One of Chen and Williams sculptural food machines.
Courtesy Chen Chen & Kai Williams

Chen Chen and Kai Williams on Playing With Food

By Aileen Kwun
February 1, 2020
4 minute read

Process, materiality, and a sense of playfulness often figure into the work of designers Chen Chen and Kai Williams. As does a love of food: When not making furniture or products, the Brooklyn-based duo are known to stage intricate food installations involving custom machinery, from an industrial Cheeto machine to a dry-ice cocktail fountain, and even a “satanic hot dog spit.” Here, they tell us how designing food and objects are more similar than we think.

When did you guys start toying with food? Does inspiration strike when you’re hungry and in the studio?

Chen: With most of our practice, we try to incorporate a sort of nonserious vibe to things. Even then, there are constraints of making stuff for the luxury design market—there’s a level of seriousness that has to be incorporated into it. Making food is definitely not our core business, and part of the fun and appeal of it is that it’s so impermanent.

Williams: It’s a wonderful challenge to see what you can make out of what you have. We’re always trying to experiment with materials, and what’s wonderful about these food projects is the immediacy. It makes everything more approachable, and I think it really frees people to look at it in a different way. A couple of years ago, we also used to produce these planters that were cast-cement in the shape of fruits. And the process for that is very much like making food: you’re mixing a dry mix, trying to achieve a specific consistency.

What’s interesting is that you’re using industrial design tools to sort of poke fun at the industrial food complex—but in this performative and ad hoc way, tinkering with machines.

Chen: Yeah. There’s also this interplay between industrial design and food—like, for example, I think band saws, which are a ubiquitous woodworking tool, were originally invented for slaughterhouses. So, for us, the approach is still very process-based for the food projects. Our Cheeto machine works in the same way as an injection molder: you’re essentially putting pellets (in this case, cornmeal) into a hopper. It gets compressed and heated up, and then comes out of an extruder. A lot of these things really come from an interest in how that product is made. There are always these parallels between the production of hard goods, and these food-production methods. It’s also just fun to hack to equipment.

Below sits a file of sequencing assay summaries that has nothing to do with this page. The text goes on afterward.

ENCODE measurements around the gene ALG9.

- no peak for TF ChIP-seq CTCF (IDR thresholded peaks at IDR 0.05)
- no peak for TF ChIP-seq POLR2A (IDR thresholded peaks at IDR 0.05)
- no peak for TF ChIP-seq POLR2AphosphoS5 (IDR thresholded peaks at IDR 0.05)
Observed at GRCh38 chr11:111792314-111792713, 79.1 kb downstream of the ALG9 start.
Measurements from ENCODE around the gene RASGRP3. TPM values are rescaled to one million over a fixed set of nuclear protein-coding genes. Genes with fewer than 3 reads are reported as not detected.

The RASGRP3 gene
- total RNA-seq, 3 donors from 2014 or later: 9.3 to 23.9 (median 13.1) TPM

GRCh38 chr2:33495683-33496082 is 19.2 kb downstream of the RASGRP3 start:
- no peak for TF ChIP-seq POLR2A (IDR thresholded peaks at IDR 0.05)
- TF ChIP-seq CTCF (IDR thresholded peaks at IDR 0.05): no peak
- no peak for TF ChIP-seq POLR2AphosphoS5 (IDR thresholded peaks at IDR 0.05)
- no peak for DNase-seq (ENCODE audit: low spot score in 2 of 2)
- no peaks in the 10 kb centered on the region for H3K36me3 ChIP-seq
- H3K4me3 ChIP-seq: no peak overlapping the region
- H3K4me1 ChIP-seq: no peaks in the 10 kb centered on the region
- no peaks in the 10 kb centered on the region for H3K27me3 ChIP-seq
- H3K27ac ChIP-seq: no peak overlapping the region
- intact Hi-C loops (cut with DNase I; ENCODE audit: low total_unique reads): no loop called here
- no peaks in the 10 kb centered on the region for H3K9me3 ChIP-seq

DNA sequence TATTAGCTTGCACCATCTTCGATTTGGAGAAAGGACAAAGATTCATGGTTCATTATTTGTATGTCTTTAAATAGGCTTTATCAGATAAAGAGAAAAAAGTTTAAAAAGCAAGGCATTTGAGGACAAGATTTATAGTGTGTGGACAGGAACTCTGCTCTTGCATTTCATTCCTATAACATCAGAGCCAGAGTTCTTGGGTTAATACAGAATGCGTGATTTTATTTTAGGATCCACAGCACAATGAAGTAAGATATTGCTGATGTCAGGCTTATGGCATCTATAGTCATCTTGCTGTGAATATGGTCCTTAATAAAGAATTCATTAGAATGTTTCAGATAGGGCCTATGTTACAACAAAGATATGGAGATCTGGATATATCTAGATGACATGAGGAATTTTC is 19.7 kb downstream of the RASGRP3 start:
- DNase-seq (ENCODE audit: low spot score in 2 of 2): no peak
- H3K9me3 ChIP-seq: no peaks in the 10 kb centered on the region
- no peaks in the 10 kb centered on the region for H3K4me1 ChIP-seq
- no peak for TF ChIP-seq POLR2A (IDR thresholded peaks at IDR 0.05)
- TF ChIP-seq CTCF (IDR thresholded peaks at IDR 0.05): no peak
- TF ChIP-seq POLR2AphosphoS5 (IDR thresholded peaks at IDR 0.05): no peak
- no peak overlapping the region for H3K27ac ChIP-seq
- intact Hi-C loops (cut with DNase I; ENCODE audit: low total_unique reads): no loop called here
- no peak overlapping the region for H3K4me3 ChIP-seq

Williams: A cool thing that we learned in school was that the earliest industrial designers that were thought of as such worked in the food industry because they were designing equipment that made it safer and just better to produce.

Chen: That’s basically what [our Cold Cuts coasters] were inspired by—we were at the deli counter, like, watching them slice things. And originally our concept for that design was that we’d have these logs of material and then, at the point of purchase, we could slice them for people. Although, ultimately, that part didn’t pan out, because it was so messy. [Laughs]

There’s also a performative aspect to your work. I recall seeing a video of you both making one very, very long Cheeto that was the length of an entire loft.

Chen: I once saw somebody doing this in China, just on the side of the road. These guys had a machine, and were making Cheetos and selling bags of them to people on the street. It was something that inspired so much joy—but it’s also just how Cheetos are made. A super-long Cheeto is just what it is, if you don’t cut it up. For a lot of the things we do, we’re just taking very commonplace things and showing [them] to people in a way that allows them to see it for what it is, and the real miracle that these things are.

Williams: What we actually wanted to do with the long Cheeto was have it go out the window, down to street level, and into someone’s mouth. [Laughs] But it was raining that day, so it got a little soggy.